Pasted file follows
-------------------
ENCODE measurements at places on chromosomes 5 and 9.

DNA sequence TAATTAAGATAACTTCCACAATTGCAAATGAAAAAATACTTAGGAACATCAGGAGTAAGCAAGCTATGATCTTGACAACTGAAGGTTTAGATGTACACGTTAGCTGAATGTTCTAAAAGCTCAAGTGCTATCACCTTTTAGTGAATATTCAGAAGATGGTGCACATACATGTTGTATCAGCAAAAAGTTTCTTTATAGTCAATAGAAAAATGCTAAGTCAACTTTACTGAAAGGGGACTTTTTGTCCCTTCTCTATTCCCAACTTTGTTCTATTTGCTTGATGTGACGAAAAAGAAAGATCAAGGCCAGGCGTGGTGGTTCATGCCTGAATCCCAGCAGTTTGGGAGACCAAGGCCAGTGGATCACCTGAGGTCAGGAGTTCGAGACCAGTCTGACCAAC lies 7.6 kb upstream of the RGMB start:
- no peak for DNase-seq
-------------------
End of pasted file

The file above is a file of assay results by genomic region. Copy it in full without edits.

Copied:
ENCODE measurements at places on chromosomes 5 and 9.

DNA sequence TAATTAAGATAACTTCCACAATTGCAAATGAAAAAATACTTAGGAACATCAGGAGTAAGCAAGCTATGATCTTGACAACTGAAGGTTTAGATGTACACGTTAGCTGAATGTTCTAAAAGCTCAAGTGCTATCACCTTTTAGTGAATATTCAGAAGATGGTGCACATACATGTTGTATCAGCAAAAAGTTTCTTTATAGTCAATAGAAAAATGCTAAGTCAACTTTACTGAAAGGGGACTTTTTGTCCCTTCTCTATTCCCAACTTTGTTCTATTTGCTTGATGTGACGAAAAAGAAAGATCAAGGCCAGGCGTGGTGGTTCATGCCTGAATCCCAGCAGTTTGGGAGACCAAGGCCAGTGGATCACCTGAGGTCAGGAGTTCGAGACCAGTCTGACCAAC lies 7.6 kb upstream of the RGMB start:
- no peak for DNase-seq